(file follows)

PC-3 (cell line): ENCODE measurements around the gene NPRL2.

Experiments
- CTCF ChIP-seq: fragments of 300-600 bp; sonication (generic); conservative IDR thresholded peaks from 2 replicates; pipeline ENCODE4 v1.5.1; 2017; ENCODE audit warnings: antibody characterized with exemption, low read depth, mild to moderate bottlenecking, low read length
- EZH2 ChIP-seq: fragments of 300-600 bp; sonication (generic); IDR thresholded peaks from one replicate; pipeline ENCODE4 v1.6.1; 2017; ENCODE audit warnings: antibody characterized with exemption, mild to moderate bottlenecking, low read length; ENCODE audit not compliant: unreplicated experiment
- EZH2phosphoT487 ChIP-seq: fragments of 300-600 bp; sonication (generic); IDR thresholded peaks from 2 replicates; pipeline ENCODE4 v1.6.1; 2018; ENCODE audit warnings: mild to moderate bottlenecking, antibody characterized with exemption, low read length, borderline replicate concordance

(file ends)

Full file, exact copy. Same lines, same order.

PC-3 (cell line): ENCODE measurements around the gene NPRL2.

Experiments
- CTCF ChIP-seq: fragments of 300-600 bp; sonication (generic); conservative IDR thresholded peaks from 2 replicates; pipeline ENCODE4 v1.5.1; 2017; ENCODE audit warnings: antibody characterized with exemption, low read depth, mild to moderate bottlenecking, low read length
- EZH2 ChIP-seq: fragments of 300-600 bp; sonication (generic); IDR thresholded peaks from one replicate; pipeline ENCODE4 v1.6.1; 2017; ENCODE audit warnings: antibody characterized with exemption, mild to moderate bottlenecking, low read length; ENCODE audit not compliant: unreplicated experiment
- EZH2phosphoT487 ChIP-seq: fragments of 300-600 bp; sonication (generic); IDR thresholded peaks from 2 replicates; pipeline ENCODE4 v1.6.1; 2018; ENCODE audit warnings: mild to moderate bottlenecking, antibody characterized with exemption, low read length, borderline replicate concordance